Former Black Panther Mumia Abu-Jamal has recently stated his opinion that racism has been a significant factor in his death row conviction.
28 years ago, Abu-Jamal, whose birth name is Wesley Cook, was sentenced to death for the murder of Philadelphia police officer, Daniel Faulkner. The case has since gained international attention, and has created a significant division between supporters and opposition. While his supporters have insisted that racism has been a leading factor in his conviction, others have countered that he has used his skin color to avoid punishment. In either case, next month, the Supreme Court will decide whether to move forward with a hearing that will determine if Abu-Jamal will still face execution.
“The central issue in this case is racism in jury selection,” Abu-Jamal wrote to his supporters last month. It is no secret that race has been a permeating factor throughout the case. In addition to the fact that Abu-Jamal is black and Faulkner was white, ten whites and only two blacks made up the original jury that sentenced him to death nearly three decades ago.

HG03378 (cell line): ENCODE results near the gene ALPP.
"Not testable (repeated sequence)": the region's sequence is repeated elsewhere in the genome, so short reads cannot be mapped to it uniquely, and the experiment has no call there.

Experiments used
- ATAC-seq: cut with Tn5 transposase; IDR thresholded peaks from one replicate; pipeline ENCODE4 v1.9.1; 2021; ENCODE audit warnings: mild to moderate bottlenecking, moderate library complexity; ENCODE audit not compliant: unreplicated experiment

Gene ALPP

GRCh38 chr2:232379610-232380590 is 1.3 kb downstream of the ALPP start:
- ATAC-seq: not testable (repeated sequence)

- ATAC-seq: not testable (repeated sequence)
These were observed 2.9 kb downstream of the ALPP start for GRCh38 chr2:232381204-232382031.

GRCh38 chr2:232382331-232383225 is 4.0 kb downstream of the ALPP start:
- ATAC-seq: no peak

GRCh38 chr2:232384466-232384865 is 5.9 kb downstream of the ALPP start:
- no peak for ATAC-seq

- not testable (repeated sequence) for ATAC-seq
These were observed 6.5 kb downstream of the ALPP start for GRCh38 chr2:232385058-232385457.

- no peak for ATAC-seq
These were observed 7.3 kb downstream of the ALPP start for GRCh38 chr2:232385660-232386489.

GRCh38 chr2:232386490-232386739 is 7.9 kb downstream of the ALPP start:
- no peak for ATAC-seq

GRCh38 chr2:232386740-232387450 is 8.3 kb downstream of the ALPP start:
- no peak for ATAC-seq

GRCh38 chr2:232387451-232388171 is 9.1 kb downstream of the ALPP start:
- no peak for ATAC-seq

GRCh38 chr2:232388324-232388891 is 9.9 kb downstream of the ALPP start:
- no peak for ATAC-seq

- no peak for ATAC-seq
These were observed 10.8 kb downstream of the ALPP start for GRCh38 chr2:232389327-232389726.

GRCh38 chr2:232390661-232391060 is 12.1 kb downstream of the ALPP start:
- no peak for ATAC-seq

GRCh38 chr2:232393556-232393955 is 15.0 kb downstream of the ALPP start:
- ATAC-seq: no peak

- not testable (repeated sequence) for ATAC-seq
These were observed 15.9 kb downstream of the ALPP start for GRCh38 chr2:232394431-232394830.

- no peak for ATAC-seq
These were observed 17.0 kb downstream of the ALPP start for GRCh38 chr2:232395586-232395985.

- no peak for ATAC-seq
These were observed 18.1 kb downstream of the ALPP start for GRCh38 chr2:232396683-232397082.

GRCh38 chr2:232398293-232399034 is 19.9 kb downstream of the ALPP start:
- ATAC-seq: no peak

According to testimonies in 1982, witnesses said that they saw Faulkner pull over Abu-Jamal’s brother in a late-night traffic stop. Onlookers alleged that Abu-Jamal, who was nearby, ran over to Faulkner and shot him in the back and in the head. Abu-Jamal was also wounded in the altercation.
“We are in an epic struggle in which his life hangs in the balance,” said Robert Bryan, the chief defense attorney. “What occurs now in the Supreme Court will determine whether Mumia will have a new jury trial or die at the hands of the executioner.”
During his incarceration, Abu-Jamal has continued his involvement in civil rights activism and has been an avid critic of the criminal justice system. He has written several books including the notable Live From Death Row.
Although Abu-Jamal has many supporters like Harry Belafonte, the NAACP, and the European Parliament, prosecutors have worked diligently to keep Abu-Jamal on death row for Faulkner’s murder.
“This assassination has been made a circus by those people in the world and this city who believe falsely that Mumia Abu-Jamal is some kind of a folk hero,” Philadelphia District Attorney Lynne Abraham said last year. “He is nothing short of an assassin.”